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How to Sharpen Pencils: A Practical &…

How to Sharpen Pencils: A Practical & Theoretical Treatise on the… (edition 2012)

by David Rees, John Hodgman (Introduction)

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1046116,035 (3.93)10
Title:How to Sharpen Pencils: A Practical & Theoretical Treatise on the Artisanal Craft of Pencil Sharpening for Writers, Artists, Contractors, Flange Turners, Anglesmiths, & Civil Servants
Authors:David Rees
Other authors:John Hodgman (Introduction)
Info:Melville House (2012), Hardcover, 224 pages
Collections:Your library

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How to Sharpen Pencils: A Practical & Theoretical Treatise on the Artisanal Craft of Pencil Sharpening for Writers, Artists, Contractors, Flange Turners, Anglesmiths, & Civil Servants by David Rees



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Showing 1-5 of 6 (next | show all)
Hilarious. Not worth reading all the way through, despite that. I'm not sure anyone intended that anyone else actually read the thing though, so maybe that's not a real weakness. ( )
  valzi | Sep 7, 2016 |
My weirdness becomes very apparent when you see me with my pencils.
  diovival | Oct 14, 2013 |
Pencils are awesome. ( )
  MichaelDC | Apr 3, 2013 |
From David Rees:
If this book serves any purpose, let it be as the definitive counter-argument to my teacher’s conspiracy theories {that my constantly going to the pencil sharpener was an attention-getting tactic}: Mr. Stewart, it was always about the pencil point.

I was thrilled a couple years ago when New Yorker shopping maven Patricia Marx took readers on a back-to-school spree for supplies, and have enjoyed using Mirado Black Warrior pencils ever since.

So I was thrilled again to learn of this book by Rees, an artisan dubbed “the number one #2 pencil sharpener.” I wasn’t sure if it was satire or serious, so I borrowed a copy from the library just to see, and before I knew it I’d read it through. It’s serious! -- somewhat -- he even operates a pencil-sharpening business, and he treats the subject with the precision of an engineer (cubed) and with humor, including footnotes that rival Mary Roach.

Rees begins with the anatomy of a pencil, including problem pencil points and how different points are suited to different jobs (see photos on my reading thread). He follows with physical warm-up exercises, then to the how-to of sharpening. His methods include pocketknife; single- and multiple-blade pocket sharpeners; and single- and double-burr crank sharpeners; and his accessories include an apron; tweezer; sandpaper and emery boards; protective tubes and pencil-point caps; baggies (to return the shavings to the customer); and bandages. The chapter on mechanical pencils is short (fulltext: “Mechanical pencils are bullshit.”) and the one on electric sharpeners is long (including how to identify which houses have them, how to gain access, and how to destroy them using safety goggles and a mallet).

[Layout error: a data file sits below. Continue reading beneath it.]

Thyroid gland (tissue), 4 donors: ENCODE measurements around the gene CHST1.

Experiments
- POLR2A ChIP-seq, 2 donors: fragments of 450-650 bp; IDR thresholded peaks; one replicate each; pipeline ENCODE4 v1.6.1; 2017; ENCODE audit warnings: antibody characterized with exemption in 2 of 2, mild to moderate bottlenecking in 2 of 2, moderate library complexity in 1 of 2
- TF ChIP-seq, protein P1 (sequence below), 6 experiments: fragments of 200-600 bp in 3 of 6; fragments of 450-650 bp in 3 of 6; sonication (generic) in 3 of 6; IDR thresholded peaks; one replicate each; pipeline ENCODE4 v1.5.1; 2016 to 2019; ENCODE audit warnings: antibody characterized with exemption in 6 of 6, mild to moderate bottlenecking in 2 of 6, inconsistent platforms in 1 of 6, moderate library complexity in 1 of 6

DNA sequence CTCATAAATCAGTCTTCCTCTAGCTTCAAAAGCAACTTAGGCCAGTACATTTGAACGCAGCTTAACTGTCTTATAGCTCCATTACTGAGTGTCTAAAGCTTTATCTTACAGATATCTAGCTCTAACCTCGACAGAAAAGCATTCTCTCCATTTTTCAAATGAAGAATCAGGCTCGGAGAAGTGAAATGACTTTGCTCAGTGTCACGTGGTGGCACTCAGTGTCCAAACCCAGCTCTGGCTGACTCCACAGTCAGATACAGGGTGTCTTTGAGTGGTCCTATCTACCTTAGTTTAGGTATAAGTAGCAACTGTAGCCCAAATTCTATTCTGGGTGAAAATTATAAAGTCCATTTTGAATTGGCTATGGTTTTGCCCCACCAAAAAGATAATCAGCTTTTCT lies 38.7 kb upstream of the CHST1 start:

I'm neutral about the chapter on sharpening pencils with your mind, skipped most of the chapter on celebrity-impersonator sharpening, and found many of the b/w photos too dark with too little contrast to see well. I wanted more about the (inside) engineering of burr pencil sharpeners (how they actually work) though overall was impressed that I came away knowing about both burr- and razor-sharpeners. And came away very entertained. ( )
5 vote DetailMuse | Aug 28, 2012 |
A usually-amusing treatise on exactly what the title suggests: pencil sharpening. Offers an overview of different kinds of sharpeners and the best techniques for their use, with a plethora of diagrams and photographs. The bits on electric sharpeners and mechanical pencils were probably my favorites (no spoilers here; read the book). John Hodgman provides a foreword. ( )
  JBD1 | Jul 12, 2012 |
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David Reesprimary authorall editionscalculated
Hodgman, JohnForewordsecondary authorall editionsconfirmed
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The simple physical artifact multiplies the power of the individual.
—Henry Petroski, The Pencil: A History of Design and Circumstance
For Margaret and Philip Rees, the sharpest people I know.
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Just as a chef always travels with his or her favorite knives, a professional pencil sharpener—or serious enthusiast—should always have his or her tool kit ready at hand.
Don't trust a pencil sharpener who doesn't offer to return your shavings. The shavings are part of your pencil, after all, which means they are your property.
It also behoves us to remember the adage that "Whenever a member of our modern world sharpens a pencil using a pocketknife, he or she moves forward and backward through time simultaneously": forward, insofar as the knife is deployed concurrently with the world's temporal flow and anticipates a future state of affairs (i.e., the sharpened point, itself suggesting astronomer Arthur Eddington's "arrow of time"); backward, as the persistent movements of the knife function as pistons in a nostalgia-engine which delivers its user to the distant past.
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Reveals the secrets of manual pencil sharpening in a humorous manifesto.

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